GENERIC NAME: ritonavir
BRAND NAME: Norvir
DRUG CLASS AND MECHANISM: Ritonavir is an oral medication that is used for treating infections with the human immunodeficiency virus (HIV). It is in a class of drugs called protease inhibitors which also includes indinavir (Crixivan), nelfinavir (Viracept), emtricitabine (Emtriva) and saquinavir (Invirase, Fortovase). During infection with HIV, the HIV virus multiplies within the body's cells. Viruses are released from the cells and spread throughout the body where they infect other cells. In this manner, HIV infection is perpetuated among new cells that the body produces continually. During the production of the viruses, new proteins are made. Some of the proteins are structural proteins, that, is, proteins that form the body of the virus. Other proteins are enzymes which manufacture DNA and other components for the new viruses. Protease is the enzyme that forms the new structural proteins and enzymes. Ritonavir blocks the activity of protease and results in the formation of defective viruses that are unable to infect the body's cells. As a result, the number of viruses in the body (the viral load) decreases. Nevertheless, ritonavir does not prevent the transmission of HIV among individuals, and it does not cure HIV infections or AIDS. The FDA approved ritonavir in June 1999.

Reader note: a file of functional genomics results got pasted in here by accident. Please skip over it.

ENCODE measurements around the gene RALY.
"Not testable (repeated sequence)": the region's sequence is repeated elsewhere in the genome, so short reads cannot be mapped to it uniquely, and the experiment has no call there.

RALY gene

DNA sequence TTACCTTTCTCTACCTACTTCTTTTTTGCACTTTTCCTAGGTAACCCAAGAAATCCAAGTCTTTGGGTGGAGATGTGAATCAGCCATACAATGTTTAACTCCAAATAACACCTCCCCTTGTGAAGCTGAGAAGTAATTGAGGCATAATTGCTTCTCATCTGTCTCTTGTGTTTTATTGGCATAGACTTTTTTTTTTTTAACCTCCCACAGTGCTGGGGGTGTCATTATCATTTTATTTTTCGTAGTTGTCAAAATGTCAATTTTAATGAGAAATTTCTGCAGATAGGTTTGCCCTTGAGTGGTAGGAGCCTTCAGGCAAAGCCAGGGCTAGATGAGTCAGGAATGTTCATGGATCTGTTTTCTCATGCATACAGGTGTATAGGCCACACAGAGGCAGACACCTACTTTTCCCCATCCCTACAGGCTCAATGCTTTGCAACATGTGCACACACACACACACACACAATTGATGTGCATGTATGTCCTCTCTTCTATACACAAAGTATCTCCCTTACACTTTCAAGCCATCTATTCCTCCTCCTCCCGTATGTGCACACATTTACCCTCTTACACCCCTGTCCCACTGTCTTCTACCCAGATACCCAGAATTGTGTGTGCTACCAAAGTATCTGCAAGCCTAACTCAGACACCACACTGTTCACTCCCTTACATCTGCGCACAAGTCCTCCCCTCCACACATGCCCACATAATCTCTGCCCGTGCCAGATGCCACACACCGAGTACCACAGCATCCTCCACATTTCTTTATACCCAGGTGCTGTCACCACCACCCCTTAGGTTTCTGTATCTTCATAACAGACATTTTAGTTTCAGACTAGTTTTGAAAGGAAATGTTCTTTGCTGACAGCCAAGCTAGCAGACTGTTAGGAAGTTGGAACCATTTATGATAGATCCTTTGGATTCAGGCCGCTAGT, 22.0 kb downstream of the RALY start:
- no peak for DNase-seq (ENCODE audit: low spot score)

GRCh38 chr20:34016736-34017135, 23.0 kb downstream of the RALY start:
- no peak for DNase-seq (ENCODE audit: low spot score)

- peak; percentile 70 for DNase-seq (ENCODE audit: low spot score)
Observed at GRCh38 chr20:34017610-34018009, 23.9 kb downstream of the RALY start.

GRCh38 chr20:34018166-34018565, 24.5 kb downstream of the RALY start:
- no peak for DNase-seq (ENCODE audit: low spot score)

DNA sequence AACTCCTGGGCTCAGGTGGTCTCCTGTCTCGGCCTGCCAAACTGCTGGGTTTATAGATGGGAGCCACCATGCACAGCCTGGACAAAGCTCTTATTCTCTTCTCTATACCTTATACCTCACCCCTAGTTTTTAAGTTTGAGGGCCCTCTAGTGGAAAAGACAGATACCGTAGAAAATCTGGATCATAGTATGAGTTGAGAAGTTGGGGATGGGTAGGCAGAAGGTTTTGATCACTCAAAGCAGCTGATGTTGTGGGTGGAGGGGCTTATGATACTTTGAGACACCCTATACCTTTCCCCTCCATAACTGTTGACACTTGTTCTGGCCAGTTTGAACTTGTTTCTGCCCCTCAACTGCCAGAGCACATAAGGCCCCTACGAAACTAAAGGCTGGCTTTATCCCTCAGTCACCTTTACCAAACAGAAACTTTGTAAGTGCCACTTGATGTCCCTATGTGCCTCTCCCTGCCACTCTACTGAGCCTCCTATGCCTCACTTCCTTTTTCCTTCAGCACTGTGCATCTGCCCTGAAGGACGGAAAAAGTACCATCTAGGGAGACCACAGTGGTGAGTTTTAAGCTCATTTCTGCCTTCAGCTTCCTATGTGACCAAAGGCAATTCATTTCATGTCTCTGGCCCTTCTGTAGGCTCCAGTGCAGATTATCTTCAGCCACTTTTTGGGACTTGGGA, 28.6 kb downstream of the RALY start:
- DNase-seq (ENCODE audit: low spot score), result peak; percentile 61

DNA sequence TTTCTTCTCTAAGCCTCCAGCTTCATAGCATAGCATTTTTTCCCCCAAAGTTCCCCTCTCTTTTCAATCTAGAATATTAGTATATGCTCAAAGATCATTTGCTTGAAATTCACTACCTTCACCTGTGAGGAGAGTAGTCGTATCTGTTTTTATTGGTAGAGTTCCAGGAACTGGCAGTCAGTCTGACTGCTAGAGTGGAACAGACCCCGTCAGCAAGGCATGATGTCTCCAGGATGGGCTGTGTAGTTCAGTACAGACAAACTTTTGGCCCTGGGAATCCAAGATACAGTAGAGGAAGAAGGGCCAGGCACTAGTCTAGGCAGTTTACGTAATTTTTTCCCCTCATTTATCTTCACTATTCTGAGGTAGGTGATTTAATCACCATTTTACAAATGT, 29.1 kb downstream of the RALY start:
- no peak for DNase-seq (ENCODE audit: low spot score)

Quick GuideHIV AIDS Facts: Symptoms and Treatments
Report Problems to the Food and Drug Administration
You are encouraged to report negative side effects of prescription drugs to the FDA. Visit the FDA MedWatch website or call 1-800-FDA-1088.
Need help identifying pills and medications?
Use the pill identifier tool on RxList.